Clinical Performance of Short-fiber-reinforced Resin Composite Restorations vs Resin Composite Onlay Restorations in Complex Cavities of Molars (Randomized Clinical Trial)
Rawda H ElAziz, Mai M Mohammed, Hussien AF Gomaa
Chairside indirect restorations, Direct vs indirect resin composite restorations, Randomized clinical trial, Short-fiber-reinforced resin composite restorations
Citation Information :
ElAziz RH, Mohammed MM, Gomaa HA. Clinical Performance of Short-fiber-reinforced Resin Composite Restorations vs Resin Composite Onlay Restorations in Complex Cavities of Molars (Randomized Clinical Trial). J Contemp Dent Pract 2020; 21 (3):296-303.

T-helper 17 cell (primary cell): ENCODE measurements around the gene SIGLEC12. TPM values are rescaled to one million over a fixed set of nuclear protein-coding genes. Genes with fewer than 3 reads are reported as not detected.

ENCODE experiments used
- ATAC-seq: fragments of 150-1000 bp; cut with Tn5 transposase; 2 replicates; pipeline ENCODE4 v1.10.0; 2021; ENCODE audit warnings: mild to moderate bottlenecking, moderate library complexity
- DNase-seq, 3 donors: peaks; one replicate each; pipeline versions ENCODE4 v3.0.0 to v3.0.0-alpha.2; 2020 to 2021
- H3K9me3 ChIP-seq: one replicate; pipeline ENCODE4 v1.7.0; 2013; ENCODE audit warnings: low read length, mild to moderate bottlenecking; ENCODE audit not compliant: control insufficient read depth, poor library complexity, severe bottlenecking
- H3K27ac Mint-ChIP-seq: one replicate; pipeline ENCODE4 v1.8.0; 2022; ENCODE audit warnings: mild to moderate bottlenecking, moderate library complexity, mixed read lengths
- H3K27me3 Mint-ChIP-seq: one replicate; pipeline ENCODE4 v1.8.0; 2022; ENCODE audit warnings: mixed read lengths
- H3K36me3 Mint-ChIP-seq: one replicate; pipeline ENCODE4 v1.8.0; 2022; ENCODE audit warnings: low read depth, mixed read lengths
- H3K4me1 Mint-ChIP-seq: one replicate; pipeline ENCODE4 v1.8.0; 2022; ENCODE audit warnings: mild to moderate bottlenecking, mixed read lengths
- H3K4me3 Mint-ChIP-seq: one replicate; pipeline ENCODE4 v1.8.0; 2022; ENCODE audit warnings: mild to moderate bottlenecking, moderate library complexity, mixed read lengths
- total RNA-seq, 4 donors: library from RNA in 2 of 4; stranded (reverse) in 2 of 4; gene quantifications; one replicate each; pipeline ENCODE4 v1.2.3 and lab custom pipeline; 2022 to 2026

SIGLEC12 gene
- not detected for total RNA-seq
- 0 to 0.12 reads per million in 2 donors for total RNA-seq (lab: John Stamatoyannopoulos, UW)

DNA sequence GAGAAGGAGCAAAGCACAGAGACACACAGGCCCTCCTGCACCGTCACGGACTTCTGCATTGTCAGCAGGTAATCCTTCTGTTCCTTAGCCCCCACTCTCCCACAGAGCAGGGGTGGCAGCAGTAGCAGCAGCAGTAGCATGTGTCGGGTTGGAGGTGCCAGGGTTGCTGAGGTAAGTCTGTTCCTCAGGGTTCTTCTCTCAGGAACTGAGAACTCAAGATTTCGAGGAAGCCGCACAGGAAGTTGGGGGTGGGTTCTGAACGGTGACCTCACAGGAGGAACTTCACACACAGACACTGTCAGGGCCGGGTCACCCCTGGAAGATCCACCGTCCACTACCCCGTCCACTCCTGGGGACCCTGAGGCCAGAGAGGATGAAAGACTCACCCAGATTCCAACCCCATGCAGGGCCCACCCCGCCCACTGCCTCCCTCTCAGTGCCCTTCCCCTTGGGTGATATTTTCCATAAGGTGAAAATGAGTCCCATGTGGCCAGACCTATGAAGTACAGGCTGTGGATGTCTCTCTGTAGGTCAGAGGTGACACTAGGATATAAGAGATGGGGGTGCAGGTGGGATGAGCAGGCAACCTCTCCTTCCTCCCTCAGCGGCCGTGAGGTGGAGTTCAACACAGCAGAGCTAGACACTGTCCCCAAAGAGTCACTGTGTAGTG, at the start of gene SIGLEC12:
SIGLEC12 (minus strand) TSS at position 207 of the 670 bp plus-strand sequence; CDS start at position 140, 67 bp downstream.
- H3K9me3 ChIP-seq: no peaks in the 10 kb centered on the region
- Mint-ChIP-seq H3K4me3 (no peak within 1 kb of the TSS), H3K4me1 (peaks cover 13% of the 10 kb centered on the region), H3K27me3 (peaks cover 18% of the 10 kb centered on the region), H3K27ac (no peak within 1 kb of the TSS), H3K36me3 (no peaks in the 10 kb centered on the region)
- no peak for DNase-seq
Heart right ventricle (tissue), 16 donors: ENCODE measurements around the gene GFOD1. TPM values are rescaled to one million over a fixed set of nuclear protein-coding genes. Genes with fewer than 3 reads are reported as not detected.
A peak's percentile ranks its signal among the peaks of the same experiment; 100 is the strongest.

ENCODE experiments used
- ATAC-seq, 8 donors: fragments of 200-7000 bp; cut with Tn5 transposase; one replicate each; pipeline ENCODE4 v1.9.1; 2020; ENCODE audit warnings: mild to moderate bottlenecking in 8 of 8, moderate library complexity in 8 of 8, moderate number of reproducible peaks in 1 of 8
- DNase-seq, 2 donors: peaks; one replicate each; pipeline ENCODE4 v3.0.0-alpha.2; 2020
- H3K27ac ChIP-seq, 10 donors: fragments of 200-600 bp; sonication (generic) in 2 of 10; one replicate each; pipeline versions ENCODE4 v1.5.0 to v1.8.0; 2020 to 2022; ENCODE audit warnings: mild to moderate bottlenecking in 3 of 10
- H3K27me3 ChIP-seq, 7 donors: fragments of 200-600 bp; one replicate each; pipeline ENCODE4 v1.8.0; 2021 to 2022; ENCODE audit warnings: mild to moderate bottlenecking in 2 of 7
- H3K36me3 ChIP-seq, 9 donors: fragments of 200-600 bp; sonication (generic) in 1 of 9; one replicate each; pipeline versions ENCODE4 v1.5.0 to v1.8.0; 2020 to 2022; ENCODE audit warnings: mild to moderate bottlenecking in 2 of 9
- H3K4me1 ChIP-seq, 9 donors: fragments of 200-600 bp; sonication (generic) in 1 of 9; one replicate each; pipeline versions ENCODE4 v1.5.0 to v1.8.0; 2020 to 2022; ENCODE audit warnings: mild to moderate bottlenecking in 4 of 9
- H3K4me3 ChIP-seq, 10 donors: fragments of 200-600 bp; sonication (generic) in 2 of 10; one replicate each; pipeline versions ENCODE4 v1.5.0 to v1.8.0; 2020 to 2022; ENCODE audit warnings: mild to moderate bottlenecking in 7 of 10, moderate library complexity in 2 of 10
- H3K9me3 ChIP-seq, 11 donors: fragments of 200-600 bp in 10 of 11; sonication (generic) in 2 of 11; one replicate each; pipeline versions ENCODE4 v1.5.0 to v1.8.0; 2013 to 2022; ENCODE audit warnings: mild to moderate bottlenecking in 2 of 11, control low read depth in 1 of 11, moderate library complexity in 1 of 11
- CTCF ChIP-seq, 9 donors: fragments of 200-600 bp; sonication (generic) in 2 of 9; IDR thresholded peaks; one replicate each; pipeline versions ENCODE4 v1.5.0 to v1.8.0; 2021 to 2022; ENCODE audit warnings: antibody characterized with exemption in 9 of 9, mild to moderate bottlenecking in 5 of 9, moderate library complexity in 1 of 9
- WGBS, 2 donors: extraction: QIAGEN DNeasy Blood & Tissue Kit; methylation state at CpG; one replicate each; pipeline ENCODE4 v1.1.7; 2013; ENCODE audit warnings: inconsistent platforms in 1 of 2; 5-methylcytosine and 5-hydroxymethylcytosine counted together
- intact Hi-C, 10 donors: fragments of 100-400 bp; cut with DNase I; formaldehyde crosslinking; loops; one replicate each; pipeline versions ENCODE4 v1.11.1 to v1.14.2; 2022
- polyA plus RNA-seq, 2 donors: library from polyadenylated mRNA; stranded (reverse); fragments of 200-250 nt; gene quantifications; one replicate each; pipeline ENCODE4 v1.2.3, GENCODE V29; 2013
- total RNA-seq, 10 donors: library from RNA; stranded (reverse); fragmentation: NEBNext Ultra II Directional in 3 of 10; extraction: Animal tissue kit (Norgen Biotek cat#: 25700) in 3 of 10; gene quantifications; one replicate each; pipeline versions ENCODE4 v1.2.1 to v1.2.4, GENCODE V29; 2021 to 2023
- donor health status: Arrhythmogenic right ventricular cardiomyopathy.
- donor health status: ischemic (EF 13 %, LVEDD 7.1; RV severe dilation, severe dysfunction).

Background: Short-fiber-reinforced resin composite (SFRC) is a direct bulk fill resin composite specially indicated in large complex cavities. It is characterized by having high fracture toughness and load bearing capacity to decrease the incidence of fracture of the restoration. Materials and methods: In two parallel groups (n = 38 restorations), 76 participants having complex proximal cavities with asymptomatic vital pulp were randomly enrolled in this trial and received either SFRC (Ever X Posterior, GC, Japan) covered by Gaenial posterior (GC, Japan) or chairside indirect restorations (Grandioso inlay system; VOCO, Germany) fabricated on a silicon die. Materials were applied according to the manufacturer instructions with the corresponding adhesive system. Only 67 participants completed the trial, which was assessed using the modified United States Public Health Service (USPHS) criteria by two independent blinded assessors at 6 months and 1 year follow-up visits. Statistical analysis: Fisher's exact and Cochran's Q tests were used to analyze inter- and intragroup comparisons, respectively. The significance level was set at p ≤ 0.05. Results: No statistically significant difference was observed between both tested groups for all USPHS criteria at different follow-up periods except for marginal integrity favoring the SFRC at 12 months when the difference became significant (p < 0.001), and color match favoring the nanohybrid indirect resin composite restorations with significant difference in scores at all follow-up intervals (p < 0.001) was found. Cochran's Q test showed significant differences within the same technique during the follow-up period for some criteria. Conclusion: Direct SFRC and indirect nanohybrid resin composite complex proximal restorations showed an acceptable clinical performance along the 1 year follow-up period. Clinical relevance: Direct SFRC restorations could be a viable treatment option for complex restorative cases.
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